Having said all that, I have no problem with “social conservatives” or the “religious right” and their supposed influence on the Republican party. I base this not on the Bible or historical authority, but on the love of liberty and the evidence of my own eyes.
Who are the true liberty killers?
The most obvious point to me is that it is the do-gooding liberals who are telling us all what we can and can’t do. The religious right usually just wants to be left alone, either to home school, pray in public or not get their children vaccinated with who-knows-what. Inasmuch as the “religious right” wants some things outlawed, they have failed miserably for at least the last 50 years. Abortion, sodomy, and pornography are now all Constitutional rights. However, praying in public school is outlawed, based on that same Constitution.
Just think for a moment about the things you are actually forced to do or are prevented from doing. Seat belts. Motorcycle helmets. Bicycle helmets. Smoking. Gun purchase and ownership restrictions. Mandatory vaccines for your children. Car emissions inspections. Campaign ad and contribution restrictions. Saying a prayer at a public school graduation or football game. Trash separation and recycling. Keeping the money you earned. Gas tax. Telephone tax. Income tax. FICA withholding. Fill in this form. Provide ID.
For the most part, the list just cited is post-1960. Neither Pat Robertson nor James Dobson ever forced any of that on us.
Mark Stinson, in the Chatham (North Carolina) Journal Weekly, laments the invasion, and take-over, of Siler City by intolerant representatives of the contemporary community of fashion.
We have a certain number of people that are transplanted here because they wanted some space. We have others that have money that wanted space too; that like the city life but want to live in the country. These people use their wealth to force the rest of us to do what they want. ...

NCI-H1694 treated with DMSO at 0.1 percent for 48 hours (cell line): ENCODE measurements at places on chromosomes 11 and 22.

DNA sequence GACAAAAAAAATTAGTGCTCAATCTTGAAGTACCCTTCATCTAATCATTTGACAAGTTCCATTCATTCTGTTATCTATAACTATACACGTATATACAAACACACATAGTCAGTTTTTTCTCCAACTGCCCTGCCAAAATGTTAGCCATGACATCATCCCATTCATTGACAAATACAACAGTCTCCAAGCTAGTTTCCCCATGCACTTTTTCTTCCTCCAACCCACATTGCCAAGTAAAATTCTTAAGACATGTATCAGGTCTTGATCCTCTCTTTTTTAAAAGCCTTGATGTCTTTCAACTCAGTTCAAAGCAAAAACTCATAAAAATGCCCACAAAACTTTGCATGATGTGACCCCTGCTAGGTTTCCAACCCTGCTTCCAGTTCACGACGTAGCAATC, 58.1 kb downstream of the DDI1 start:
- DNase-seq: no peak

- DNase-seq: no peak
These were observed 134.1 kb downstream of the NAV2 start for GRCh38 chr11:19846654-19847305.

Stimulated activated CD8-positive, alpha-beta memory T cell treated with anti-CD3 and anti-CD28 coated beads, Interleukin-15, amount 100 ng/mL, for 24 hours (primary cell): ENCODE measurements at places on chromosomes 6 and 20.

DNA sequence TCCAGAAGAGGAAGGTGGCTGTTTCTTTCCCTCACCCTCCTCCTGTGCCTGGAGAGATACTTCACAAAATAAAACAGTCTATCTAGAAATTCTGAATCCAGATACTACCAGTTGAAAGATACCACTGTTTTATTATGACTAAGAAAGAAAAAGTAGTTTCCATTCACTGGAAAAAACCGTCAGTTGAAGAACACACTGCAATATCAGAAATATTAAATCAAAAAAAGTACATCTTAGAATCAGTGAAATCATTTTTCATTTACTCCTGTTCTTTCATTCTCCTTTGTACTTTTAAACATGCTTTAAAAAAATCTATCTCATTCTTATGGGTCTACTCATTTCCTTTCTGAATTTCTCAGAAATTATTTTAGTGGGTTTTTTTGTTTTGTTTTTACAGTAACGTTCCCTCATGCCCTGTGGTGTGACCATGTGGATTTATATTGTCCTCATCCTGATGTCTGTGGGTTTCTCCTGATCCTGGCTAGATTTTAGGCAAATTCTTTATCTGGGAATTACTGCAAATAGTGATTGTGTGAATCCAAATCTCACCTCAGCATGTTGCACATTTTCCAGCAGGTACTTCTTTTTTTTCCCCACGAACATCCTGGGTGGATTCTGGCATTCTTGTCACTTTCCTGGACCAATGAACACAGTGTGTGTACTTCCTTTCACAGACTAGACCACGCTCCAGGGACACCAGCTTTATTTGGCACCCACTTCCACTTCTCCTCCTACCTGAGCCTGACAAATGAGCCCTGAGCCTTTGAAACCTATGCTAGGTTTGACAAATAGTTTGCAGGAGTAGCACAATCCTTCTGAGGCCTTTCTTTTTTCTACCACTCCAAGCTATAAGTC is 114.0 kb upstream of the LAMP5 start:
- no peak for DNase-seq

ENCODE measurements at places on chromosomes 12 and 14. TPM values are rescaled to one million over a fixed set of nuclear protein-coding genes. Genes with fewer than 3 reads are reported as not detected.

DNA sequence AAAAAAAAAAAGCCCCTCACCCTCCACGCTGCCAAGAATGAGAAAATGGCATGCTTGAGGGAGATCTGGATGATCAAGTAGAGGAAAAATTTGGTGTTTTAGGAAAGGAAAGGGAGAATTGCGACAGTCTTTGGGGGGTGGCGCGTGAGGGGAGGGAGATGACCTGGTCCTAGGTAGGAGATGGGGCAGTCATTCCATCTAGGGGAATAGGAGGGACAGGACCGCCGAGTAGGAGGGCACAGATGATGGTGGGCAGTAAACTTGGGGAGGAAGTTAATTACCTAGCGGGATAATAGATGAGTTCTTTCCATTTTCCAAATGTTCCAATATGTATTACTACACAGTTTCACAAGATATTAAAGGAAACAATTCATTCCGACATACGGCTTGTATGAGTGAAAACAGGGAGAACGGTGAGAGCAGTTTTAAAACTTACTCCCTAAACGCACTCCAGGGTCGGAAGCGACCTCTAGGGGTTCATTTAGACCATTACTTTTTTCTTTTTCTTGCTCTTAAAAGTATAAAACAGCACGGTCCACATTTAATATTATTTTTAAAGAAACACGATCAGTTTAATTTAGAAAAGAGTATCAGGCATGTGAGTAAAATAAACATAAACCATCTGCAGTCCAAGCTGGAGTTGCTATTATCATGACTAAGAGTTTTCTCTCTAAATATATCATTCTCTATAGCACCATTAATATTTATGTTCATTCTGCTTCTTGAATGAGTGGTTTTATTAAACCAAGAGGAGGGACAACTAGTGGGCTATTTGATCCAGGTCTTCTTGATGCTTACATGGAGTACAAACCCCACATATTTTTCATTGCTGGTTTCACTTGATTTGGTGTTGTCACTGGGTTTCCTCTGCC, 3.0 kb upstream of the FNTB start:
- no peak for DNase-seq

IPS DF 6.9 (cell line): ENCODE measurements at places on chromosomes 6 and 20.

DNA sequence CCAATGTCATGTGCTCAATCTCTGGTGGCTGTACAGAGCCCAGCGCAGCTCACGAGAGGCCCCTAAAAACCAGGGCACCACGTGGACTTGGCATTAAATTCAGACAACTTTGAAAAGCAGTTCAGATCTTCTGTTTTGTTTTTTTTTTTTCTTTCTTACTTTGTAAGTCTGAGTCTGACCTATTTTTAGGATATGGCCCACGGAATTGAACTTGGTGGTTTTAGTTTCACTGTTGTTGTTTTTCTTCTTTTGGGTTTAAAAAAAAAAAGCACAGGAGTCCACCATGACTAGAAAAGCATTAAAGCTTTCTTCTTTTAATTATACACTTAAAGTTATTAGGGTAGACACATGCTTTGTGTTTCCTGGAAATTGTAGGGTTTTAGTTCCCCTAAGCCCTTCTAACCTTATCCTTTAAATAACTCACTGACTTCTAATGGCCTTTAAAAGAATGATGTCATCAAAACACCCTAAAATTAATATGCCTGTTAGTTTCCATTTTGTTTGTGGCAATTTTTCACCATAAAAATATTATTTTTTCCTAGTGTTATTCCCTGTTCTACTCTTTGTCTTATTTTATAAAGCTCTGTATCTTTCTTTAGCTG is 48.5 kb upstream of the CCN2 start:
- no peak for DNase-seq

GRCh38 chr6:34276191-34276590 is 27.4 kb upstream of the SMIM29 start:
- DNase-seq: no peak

Bobby Smith of S&W Speed Shop in Siler City has occupied the same corner lot for almost 40 years. He has been a constant tax paying citizen and local fixture around this area. ...
This brings me to the invasion of the jug making pot heads that want to turn Siler City into a smaller version of Chapel Hill. You see the arts incubator has grabbed a chunk of mid down town Siler City and proceeded to start transforming the town into a Chapel Hill / Carrboro clone. Bobby never in 40 years had one complaint about a vehicle sitting in his parking spots beside his shop or parts of vehicles stored in his lot behind his shop until the artsy bunch cleaned up town (as they put it) and located a pottery next to him. They have constantly whined and complained to the town forcing Bobby to move just about everything off his property to accommodate their desires to make downtown visually pleasing to them.
Recently they sent a police officer because Bobby had his truck. which he is repairing sitting in his parking spot “turned the wrong way” and they didn’t like the looks of that truck so they wanted it gone. ...
Kenny Clark is feeling the effects of their constant complaints as well and Clapp Brothers will be next on the hit list if something isn’t done to balance things out again. They have already complained about things such as shipping crates temporarily stored in Clapps lot.
I personally love arts n crafts. I enjoy learning new ways to be creative but not at anyone else’s expense. If I want to see pottery I go to Jug Town where it is done the right way. I may be wrong, but in my opinion anyone can learn to make a pot. Not everyone can fix a bull dozer, build engines or repair a truck that helps members of our community make an honest living. ...
does it make sense to bully the small established businesses out just because you want to make pots? The Arts incubator could never draw the kind of money some of these business have and never will. People involved with the Arts Incubator may have millions but that money isn’t being spread around the community. I was all excited about the arts incubator coming to Siler City until I saw how it grew to push people aside and trample those that are established in the community just to add “culture” to Chatham. ...
I went through town to see a naked blue lady on top of a building, a half a naked man and a naked anatomically correct statue of a man on a street corner and honestly was upset. I don’t want my children to see such things in what is supposed to be a public place. I find it offensive. Is it better to be offended by art or annoyed with an eyesore of machine parts that are supposed to be outside a garage anyway?